So since there is an obvious difference, yet many similarities, I'd like to see a new best of list. Here is what I'd like to call general WAR, or gWAR:
Going to be a little lazy and not include players who are not on both lists (except Votto, who I don't feel confident is #7). This list makes me more happy, since personally I'd rather have the power and on-base percentage of Kemp and Bautista over Ellsbury. I could go on with more observations, but I'll just say the leaderboard for 2011 is rather surprising to me. If Ellsbury and Pedroia continue to be this good, the Red Sox should be ridiculed for not being a great team if they are not able to assemble a good cast around the two.
If nothing else I guess this illustrates that WAR is a generalization.
In 2010, Hamilton is #1 in fWAR, and #4 in bWAR. Longoria is #1 & #2 f/bWAR, Crawford has a 1.5 win gap between the two systems, etc. Anyway, these discrepancies probably are not any sort of surprise to many here, but I hope this has helped some as it has helped me in realizing some of the difference between the two. I like that bWAR is more hitting oriented, but it does not have linear weights. One question though: what is the positional adjustment difference, or are they rather similar?
Making the switch over to pitching, here is where things really get different...
2011 bWAR pitching leaders:
2011 fWAR pitching leaders:
This particular season saw a pretty similar top 5, which is sort of surprising. (Verlander's ratings are quite a bit different though.) But #s 6-10 are not very equatable due to the big differences in the two systems. One criticism that may be made of fWAR is that it is too objective. bWAR for pitching shows some clutchness to it, for those who think that's a thing. Looking at WPA, Verlander is #1, but Weaver is #2, and Ian Kennedy is #3. That part is fascinating, as WPA sort of mystifies me. Kennedy did get really lucky BABIP-wise last year though.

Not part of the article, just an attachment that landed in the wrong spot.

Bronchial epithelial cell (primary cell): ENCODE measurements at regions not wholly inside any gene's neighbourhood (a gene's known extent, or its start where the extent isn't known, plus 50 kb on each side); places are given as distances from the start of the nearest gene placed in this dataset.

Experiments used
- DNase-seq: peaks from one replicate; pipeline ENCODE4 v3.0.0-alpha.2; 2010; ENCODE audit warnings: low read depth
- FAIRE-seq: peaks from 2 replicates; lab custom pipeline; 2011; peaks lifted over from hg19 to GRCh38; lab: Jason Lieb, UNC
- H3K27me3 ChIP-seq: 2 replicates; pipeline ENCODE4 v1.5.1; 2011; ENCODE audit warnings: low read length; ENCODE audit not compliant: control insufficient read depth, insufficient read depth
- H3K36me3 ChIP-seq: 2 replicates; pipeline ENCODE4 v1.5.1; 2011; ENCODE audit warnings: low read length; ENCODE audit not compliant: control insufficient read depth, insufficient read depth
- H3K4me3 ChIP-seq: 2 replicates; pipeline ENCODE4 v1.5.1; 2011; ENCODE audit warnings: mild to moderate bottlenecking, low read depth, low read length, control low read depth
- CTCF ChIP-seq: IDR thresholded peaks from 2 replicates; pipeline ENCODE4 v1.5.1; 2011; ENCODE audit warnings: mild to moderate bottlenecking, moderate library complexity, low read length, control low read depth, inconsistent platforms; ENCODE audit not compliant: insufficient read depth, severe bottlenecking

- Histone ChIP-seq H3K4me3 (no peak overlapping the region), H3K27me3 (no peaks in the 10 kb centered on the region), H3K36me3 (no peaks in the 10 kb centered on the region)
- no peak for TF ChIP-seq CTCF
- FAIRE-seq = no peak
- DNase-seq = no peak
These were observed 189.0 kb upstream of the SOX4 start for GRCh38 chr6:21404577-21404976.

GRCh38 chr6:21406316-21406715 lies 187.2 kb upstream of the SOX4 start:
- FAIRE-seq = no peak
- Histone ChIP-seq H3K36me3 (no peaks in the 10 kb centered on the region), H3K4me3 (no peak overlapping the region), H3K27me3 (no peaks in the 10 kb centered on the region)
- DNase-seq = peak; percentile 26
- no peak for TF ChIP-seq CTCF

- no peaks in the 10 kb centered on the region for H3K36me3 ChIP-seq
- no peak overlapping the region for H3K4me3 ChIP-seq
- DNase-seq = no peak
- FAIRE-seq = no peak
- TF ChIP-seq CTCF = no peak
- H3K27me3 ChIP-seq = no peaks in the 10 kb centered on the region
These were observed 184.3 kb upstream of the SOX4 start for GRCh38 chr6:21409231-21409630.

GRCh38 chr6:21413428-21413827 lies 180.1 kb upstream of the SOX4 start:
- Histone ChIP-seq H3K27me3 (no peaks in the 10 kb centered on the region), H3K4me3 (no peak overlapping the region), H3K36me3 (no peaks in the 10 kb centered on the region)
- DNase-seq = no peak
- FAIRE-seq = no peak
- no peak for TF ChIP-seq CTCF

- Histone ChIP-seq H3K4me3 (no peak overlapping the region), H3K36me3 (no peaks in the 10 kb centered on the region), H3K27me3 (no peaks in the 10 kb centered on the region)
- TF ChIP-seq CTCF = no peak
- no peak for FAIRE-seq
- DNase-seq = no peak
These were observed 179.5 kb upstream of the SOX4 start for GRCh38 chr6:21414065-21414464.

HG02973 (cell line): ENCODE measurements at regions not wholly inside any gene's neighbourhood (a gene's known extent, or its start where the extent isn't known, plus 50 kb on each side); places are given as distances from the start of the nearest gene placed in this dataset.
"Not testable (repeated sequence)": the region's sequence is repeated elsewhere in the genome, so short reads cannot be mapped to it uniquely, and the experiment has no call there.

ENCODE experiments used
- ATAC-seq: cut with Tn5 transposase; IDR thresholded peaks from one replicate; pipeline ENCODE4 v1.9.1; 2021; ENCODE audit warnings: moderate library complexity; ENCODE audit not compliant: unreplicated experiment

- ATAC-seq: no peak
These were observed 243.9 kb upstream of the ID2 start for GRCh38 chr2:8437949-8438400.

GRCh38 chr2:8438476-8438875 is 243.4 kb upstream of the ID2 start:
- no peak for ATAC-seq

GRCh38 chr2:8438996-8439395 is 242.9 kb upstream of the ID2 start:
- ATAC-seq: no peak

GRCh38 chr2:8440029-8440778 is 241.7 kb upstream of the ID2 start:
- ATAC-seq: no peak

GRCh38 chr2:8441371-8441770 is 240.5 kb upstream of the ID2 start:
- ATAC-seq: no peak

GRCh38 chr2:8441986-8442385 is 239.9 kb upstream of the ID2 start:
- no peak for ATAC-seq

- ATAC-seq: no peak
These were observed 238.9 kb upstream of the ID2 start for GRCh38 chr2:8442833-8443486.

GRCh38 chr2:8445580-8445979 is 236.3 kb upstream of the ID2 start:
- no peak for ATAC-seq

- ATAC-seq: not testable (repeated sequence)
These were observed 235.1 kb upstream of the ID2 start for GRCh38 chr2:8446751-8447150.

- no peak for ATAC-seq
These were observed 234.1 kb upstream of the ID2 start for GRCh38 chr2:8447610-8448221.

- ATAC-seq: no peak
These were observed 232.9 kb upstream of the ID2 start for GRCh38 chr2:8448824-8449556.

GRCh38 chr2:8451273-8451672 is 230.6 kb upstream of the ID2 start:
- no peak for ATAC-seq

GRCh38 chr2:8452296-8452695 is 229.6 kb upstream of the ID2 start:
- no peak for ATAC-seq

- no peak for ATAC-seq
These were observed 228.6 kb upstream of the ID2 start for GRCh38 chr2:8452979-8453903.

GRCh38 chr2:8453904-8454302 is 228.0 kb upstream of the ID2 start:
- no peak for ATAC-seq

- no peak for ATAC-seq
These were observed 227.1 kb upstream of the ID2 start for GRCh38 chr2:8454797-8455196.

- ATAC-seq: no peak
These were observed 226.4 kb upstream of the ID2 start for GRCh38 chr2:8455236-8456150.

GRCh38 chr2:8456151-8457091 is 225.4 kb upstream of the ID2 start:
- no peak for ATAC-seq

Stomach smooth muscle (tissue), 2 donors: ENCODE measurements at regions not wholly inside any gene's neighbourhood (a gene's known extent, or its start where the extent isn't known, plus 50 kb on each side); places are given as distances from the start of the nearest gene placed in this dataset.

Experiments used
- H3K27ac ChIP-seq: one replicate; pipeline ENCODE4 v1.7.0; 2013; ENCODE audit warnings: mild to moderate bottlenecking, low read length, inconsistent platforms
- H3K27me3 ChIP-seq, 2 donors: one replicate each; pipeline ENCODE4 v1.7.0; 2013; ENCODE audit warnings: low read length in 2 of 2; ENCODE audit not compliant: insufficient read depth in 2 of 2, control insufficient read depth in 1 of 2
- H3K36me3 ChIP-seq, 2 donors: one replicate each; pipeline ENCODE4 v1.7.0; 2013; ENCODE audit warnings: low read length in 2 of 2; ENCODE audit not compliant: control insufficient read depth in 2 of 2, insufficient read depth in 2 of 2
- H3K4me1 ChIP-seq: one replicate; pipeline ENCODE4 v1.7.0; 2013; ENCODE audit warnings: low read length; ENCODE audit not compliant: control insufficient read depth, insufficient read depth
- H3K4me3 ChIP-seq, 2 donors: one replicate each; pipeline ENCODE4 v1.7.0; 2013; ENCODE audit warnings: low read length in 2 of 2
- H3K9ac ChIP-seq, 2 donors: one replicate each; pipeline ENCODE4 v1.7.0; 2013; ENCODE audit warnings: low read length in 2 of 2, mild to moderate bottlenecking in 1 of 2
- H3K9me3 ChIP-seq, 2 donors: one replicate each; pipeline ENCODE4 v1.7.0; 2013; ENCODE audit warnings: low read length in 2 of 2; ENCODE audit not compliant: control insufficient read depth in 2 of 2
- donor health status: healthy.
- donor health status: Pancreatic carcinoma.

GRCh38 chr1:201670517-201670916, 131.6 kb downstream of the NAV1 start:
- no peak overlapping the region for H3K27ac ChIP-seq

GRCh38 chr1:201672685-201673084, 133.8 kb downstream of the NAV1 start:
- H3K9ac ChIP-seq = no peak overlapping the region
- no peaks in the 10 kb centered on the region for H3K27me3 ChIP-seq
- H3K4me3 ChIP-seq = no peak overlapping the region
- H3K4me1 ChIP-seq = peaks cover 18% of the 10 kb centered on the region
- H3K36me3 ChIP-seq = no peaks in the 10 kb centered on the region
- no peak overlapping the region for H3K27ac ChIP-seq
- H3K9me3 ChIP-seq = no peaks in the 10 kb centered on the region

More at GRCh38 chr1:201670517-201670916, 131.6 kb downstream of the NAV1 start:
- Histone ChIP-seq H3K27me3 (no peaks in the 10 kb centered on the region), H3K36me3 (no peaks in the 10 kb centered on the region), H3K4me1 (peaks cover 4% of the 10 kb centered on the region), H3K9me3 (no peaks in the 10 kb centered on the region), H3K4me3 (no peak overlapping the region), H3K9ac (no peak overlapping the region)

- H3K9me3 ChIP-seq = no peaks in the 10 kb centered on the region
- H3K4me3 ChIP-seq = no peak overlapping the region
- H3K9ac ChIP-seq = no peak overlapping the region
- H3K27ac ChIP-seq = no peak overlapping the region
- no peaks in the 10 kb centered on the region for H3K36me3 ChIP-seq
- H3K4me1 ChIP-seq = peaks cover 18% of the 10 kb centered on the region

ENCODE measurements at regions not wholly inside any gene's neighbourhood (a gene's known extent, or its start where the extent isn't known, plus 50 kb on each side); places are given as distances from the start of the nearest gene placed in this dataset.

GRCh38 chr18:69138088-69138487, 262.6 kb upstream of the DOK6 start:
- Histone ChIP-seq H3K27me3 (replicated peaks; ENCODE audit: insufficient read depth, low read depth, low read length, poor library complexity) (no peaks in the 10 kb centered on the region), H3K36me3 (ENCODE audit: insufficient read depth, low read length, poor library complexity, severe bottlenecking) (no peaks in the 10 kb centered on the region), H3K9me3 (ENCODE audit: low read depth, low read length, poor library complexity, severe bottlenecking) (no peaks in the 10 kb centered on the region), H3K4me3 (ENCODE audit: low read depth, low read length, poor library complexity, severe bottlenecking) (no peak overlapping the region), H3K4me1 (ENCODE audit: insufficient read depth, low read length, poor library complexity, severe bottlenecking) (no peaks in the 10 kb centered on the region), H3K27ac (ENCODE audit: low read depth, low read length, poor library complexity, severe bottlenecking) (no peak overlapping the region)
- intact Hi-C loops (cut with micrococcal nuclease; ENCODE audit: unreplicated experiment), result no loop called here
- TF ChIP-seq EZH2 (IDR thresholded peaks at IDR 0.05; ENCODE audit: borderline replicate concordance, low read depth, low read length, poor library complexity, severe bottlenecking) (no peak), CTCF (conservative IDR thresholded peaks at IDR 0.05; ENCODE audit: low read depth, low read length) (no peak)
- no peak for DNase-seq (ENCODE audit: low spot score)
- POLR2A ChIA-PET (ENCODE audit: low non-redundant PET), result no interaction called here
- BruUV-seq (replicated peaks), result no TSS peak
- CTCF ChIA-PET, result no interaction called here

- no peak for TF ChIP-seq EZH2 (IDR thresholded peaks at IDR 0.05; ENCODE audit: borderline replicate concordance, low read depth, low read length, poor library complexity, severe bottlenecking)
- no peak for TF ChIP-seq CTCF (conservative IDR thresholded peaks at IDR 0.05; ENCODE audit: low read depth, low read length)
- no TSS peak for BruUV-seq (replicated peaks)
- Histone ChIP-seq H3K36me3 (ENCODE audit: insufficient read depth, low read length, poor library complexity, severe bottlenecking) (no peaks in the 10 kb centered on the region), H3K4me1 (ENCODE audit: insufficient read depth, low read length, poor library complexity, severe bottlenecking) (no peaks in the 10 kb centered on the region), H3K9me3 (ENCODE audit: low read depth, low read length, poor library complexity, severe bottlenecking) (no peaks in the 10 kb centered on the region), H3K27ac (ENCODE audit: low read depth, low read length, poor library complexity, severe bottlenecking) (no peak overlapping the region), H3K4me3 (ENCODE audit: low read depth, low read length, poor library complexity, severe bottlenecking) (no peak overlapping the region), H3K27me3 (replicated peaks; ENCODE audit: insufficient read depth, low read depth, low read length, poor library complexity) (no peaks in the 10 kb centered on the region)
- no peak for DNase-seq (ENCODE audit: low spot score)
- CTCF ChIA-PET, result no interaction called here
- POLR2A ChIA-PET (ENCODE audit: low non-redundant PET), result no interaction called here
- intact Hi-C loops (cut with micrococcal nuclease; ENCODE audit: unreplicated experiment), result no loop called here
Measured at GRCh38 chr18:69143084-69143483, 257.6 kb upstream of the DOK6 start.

So how to reconcile the two WARs? gWAR!
Giving Kershaw the Cy Young over Halladay is such a weird occurrence that no system can explain it. Kershaw did have a higher K rate, but he was also very lucky in terms of BABIP. Unfortunately I think they went with the W-L record, or wanted to change it up and not give too many awards to Roy.
If you like this examination of WAR here is a somewhat interesting related article: http://www.patrickfloodblog.com/2010/07/16/war-problems-part-two/
I do not mean to call WAR into question as a usable statistic, but to try and make it more understood as an estimation system and an attempt to show individual overall values in an objective way. It just depends on how you want to evaluate players. I suppose in the case of pitching, fWAR is clearly more useful, but then again FIP removes some aspect of pitching. There is more than just strikeouts, walks, and home runs... so bWAR has value.
How big of a difference does fielding make? Teams like the Diamondbacks, Rays, Reds, Red Sox and Angels prevented a lot of runs last year. Those 5 teams were just a lot better at defense than other teams, at least by UZR. Except for the Reds (who had some bad starting pitching) they were all successful. The BoSox and Braves are a study in terms of contrast. Braves had an equal ERA and FIP, but not very good fielding. The Red Sox improved their ERA from 4.20 to 4.05 FIP. Another poor fielding team, the Cardinals, had a great FIP that was very similar to their ERA. Then you have the Rays and Diamondbacks who were not helped by their fielding, if this is to be read straightforward. Especially the Rays, who had a 4.03 FIP, a 3.58 ERA, very good UZR, and a very lucky BABIP. How does one explain that? On top of that, the Angels had a similarly worse FIP than their ERA, yet were great at fielding. Maybe I have been writing too long tonight, but those numbers seem rather odd. How does one explain all these ERAs greater than the team's FIP?
Thanks for reading, interested to hear from the community more about the two types of WAR and player valuations.